Bennett: The IKEA Effect: How it Can Steer Your Shop Towards Greater Teamwork, Engagement and Collaboration

Sept. 11, 2023
By actively involving employees in decision-making, ideation and problem-solving, you're not just seeking solutions but embedding a sense of ownership and pride in the team.

Ever wrestled with assembling a piece of IKEA furniture? There's that distinct feeling of triumph when you've finished, even if it's just a modest bookshelf. This isn't merely a random burst of pride; it's grounded in cognitive psychology. Think back to any DIY project you've tackled. Once the initial hurdles were overcome, there was a wave of satisfaction, right?

What is the IKEA Effect?

The heightened appreciation for something we’ve had a hand in creating, instead of merely buying it ready-made, is known as the "IKEA effect." A study from the Harvard Business Review suggests that the effort we pour into a task increases its perceived value and fills us with a unique sense of pride in what we've accomplished. Now, imagine translating this effect to the workplace. Suppose people feel a deep sense of pride and attachment to projects they've had a direct hand in. Employees would similarly value, have more pride, and be more committed to tasks or problem-solving projects they've actively contributed to. This is not just about manual labor, it's about participating, contributing, and feeling ownership.

For shop owners and leaders, the potential is profound. By actively involving employees in decision-making, ideation and problem-solving, you're not just seeking solutions but embedding a sense of ownership and pride in the team. The IKEA effect can be the key that unlocks untapped passion, creativity and commitment in employees. Harnessing this can transform an everyday workplace into a hotbed of innovation and a collaborative spirit. This article aims to guide you to leverage this powerful tool to drive engagement and innovation in your business.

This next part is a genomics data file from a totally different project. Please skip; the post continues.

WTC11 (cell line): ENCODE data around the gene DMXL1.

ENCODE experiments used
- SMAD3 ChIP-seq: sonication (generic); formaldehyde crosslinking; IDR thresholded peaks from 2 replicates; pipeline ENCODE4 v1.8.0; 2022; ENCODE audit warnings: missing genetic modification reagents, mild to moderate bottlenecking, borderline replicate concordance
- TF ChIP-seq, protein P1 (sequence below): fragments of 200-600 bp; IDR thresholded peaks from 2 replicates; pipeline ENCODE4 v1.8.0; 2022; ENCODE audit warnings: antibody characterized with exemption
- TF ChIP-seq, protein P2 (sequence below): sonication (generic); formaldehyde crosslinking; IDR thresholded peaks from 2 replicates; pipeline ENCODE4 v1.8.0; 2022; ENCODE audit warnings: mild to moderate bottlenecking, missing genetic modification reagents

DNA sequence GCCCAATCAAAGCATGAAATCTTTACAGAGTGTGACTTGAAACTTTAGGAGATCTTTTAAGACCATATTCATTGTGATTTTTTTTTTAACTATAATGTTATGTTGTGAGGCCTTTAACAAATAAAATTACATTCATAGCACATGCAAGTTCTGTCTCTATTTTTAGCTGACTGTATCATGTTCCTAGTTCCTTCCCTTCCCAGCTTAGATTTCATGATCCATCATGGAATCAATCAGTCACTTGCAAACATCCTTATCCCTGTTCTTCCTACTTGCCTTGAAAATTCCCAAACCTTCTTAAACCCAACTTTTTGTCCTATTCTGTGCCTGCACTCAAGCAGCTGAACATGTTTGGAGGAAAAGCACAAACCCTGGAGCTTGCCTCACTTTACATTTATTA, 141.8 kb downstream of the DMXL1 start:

How to Tap into Employees' Insights

  • Everyday Brilliance. Every team member, from the seasoned technician to the newbie receptionist, has a unique perspective born from daily interactions and tasks. They've faced challenges head-on, often devising workarounds. Imagine harnessing these insights for broader solutions. Instead of top-down directives, imagine solutions built from ground-up experiences.

  • Fresh Solutions. Those directly involved in problems sometimes need help recognizing obvious solutions. A technician might have a new approach to customer relations, just as a service advisor, porter or CSR might spot a workflow bottleneck. Encourage cross-role communication to inspire creativity.

  • Diversity. An array of backgrounds, experiences and roles can create a well-rounded strategy. Leaders should consider input from all levels, ensuring every innovative solution is recognized.

Collaboration Drives Engagement and Teamwork

When a team comes together to solve a problem, they're not just addressing an issue; they're building a shared narrative, a collective memory of overcoming challenges together.

  • Recognition and Morale. Asking for opinions isn't a sign of weakness in leadership and management. When employees feel heard and valued, their commitment to the organization and its success skyrockets. They're more invested in its success when they've played a role in a plan or strategy.

  • Trust through teamwork. Collaboration isn't just about solving today's problems. It's about building trust and understanding among team members, ensuring that when future challenges arise, the team approaches them united. A team with a say in the plan doesn't just execute tasks; they champion them.

Developing Skills and Knowledge for Professional Growth

A technician's primary focus is fixing cars, just as a service advisor focuses on building relationships and selling services. Yet, involving them in key discussions and decision-making can elevate their strategic insight and deepen their operational understanding. Such investment and involvement with the team will broaden perspectives and cultivate crucial skills like situational analysis, planning and creative problem-solving while enhancing overall buy-in and engagement.

Understanding the "why" behind tasks can be powerful. By involving employees in operational and organizational decisions, they gain a holistic view of the business. This knowledge often leads to a more proactive approach to their primary roles and a greater appreciation of the functions around them.